From the little I have read I would think the \ means take “as few numbers following as possible”, whereas the $ might be "more greedy, sort of like the * and + quantifiers within regex. I think it did see that we can also use ( and ) to force the system to recognise what we actually want.

    This might be another case of becoming a bit more particular such as the (?-s) which I admit is still something I HAVE to think about, otherwise I forget. Especially as I know my own environment and rarely use it “at home”.

    Perhaps @guy038 can supply the “answer”?


  • @Terry-R , @Ekopalypse , and all interested parties:

    From my understanding (as reflected in the Searching: capture groups and backreferences and substitutions docs), the \ℕ notation only accepts single-digit. In the search string, you can use one of the more verbose backreferences (\gℕ, \g{ℕ}, \g<ℕ>, \g'ℕ', \kℕ, \k{ℕ}, \k<ℕ> or \k'ℕ').

    The Boost 1.70 docs confirm: back references says that in the \ℕ form, must be in the range 1-9; the \g-variants (especially with \g{ℕ} allow for higher values (the \k-variants are supposed to be for named groups, but they also work for numbered groups at last experimentation). The Boost replacement: placeholder sequences only mentions $ℕ and ${ℕ}, and do not mention \ℕ-notation at all in the substitution/replacement syntax.

    My rule of thumb is to exclusively use $ℕ or ${ℕ} in replacements, and I use the ${ℕ} more often, because it is 100% unambiguous for reading (even though it is harder to type on my keyboard).

  • I’m fairly certain it works like this:

    \122 --> group 1 and then a literal 22

    $122 --> group 12 and then a literal 2

    ${122} --> group 122

    Obviously, the group numbers need to exist for it to work.

    The good habit to get into is to always use the curly brace syntax, so, for example from the current discussion: ${1}22

  • @Alan-Kilborn said in How to replace text at a special place in special rows?:

    I’m fairly certain it works like this:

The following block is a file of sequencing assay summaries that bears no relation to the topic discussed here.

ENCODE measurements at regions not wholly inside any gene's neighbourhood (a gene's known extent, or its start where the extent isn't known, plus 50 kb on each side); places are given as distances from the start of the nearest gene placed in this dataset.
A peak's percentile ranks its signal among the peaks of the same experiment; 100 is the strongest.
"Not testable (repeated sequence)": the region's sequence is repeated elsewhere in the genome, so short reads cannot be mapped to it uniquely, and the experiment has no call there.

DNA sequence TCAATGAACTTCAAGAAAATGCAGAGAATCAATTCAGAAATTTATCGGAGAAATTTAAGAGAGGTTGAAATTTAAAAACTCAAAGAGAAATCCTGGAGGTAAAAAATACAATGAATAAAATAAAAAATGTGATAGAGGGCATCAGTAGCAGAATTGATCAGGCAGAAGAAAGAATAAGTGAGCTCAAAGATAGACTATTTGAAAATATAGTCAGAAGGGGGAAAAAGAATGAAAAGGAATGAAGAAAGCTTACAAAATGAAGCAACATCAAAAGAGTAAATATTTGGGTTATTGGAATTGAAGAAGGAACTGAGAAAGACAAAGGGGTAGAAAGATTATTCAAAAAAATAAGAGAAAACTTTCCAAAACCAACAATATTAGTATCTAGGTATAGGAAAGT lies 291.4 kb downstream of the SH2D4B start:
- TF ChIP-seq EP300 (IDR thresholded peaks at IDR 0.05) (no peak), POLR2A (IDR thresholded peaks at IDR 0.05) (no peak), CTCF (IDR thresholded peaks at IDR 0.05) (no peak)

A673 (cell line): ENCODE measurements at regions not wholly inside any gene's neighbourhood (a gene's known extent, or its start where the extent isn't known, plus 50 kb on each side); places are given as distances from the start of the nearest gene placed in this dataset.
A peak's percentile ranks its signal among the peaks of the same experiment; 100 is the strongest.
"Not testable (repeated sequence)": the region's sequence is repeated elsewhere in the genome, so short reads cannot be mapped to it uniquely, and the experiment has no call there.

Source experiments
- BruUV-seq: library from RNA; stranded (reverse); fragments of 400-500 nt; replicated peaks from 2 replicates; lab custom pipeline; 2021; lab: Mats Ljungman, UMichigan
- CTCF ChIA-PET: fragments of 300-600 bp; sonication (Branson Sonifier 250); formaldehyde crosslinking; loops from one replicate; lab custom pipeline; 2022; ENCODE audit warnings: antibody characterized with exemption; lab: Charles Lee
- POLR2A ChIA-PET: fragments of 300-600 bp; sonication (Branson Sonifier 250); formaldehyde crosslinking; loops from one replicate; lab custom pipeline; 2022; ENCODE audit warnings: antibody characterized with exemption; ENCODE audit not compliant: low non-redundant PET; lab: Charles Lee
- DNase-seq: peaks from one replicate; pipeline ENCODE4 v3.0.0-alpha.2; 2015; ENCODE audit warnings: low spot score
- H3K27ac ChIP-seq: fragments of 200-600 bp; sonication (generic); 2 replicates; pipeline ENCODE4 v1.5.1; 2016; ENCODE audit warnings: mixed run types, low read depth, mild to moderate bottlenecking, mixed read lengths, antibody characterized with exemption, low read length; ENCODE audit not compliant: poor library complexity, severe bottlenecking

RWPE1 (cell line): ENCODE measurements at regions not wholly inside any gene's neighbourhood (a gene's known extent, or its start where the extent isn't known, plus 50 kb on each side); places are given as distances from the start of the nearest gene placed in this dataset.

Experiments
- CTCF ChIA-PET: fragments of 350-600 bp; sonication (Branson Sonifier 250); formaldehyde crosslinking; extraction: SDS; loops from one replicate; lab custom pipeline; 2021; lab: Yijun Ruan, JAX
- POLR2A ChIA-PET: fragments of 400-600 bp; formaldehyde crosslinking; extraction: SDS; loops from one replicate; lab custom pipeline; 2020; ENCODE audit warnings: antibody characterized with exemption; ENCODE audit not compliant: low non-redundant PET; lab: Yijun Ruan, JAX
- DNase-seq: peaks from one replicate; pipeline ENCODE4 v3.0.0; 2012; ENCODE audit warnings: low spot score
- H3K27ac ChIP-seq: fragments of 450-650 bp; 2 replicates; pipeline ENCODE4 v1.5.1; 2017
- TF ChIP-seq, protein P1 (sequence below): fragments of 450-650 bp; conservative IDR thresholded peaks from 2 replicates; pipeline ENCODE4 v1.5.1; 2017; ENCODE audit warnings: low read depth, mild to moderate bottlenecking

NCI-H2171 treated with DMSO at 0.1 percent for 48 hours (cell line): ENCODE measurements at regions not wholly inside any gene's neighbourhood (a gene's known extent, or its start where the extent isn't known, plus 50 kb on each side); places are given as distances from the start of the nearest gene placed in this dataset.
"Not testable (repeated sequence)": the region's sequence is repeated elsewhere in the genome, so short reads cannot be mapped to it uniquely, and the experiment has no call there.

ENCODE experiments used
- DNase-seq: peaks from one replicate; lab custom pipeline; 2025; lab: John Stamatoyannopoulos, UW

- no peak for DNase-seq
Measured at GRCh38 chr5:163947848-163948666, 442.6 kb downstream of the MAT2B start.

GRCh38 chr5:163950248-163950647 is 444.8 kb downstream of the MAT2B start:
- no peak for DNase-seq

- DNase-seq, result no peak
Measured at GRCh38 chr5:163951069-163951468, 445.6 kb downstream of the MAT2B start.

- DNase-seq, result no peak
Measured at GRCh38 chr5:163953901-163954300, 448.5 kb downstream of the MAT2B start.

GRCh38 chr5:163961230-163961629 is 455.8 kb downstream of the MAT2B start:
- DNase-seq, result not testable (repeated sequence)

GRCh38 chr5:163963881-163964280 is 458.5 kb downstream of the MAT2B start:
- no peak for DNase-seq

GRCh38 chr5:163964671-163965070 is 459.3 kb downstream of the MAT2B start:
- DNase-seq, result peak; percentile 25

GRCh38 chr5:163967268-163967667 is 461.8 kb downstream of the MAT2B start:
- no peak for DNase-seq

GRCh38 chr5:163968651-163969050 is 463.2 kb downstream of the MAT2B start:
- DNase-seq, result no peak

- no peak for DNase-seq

I don’t think so.
    Having the text


    and doing
    find what:(.)(.)(.)(.)(.)(.)(.)(.)(.)(.)(.)(.)(.)(.)(.)(.)
    replace with:$122
    doesn’t result in B2
    replace with:$12 2
    results in B 2

  • what we could do in addition is
    replace with:($12)2

  • I can’t seem to get the \g notation to work either.
    replace with:\g{12}2
    results in g{12}2

  • @Ekopalypse said in How to replace text at a special place in special rows?:

    what we could do in addition is
    replace with:($12)2

    Equivalently: replace with: ${12}2

    I can’t seem to get the \g notation to work either.
    replace with:\g{12}2

    In Boost, \g-notation is only listed in the SEARCH section, not in the REPLACE section (fixed typo).

  • @Ekopalypse said in How to replace text at a special place in special rows?:

    \g notation

    To confirm: I can successfully search 0123456789ABCDEFB using the regex (.)(.)(.)(.)(.)(.)(.)(.)(.)(.)(.)(.)(.)(.)(.)(.)\g12, and it matches (because the 17th character matches the 12th backref)

  • @Ekopalypse

    Haha, well, that’s why I said “fairly” certain.

    Actually, I cheated: Long ago I read about RegexBuddy here on the Community (at least I think it was here), and purchased a license. It has proved invaluable.

    Here’s what it told me for this case:


    I should have cited RB a few minutes ago when I posted, but I wanted to see if there was agreement/disagreement first.

    Very rarely have I found any discrepancies between RB and N++, but this may be one of those cases.

    It is interesting that RB doesn’t say “Insert the character string 22 literally” in the second and third lines of its output, but breaks it into 2 parts…hmmm…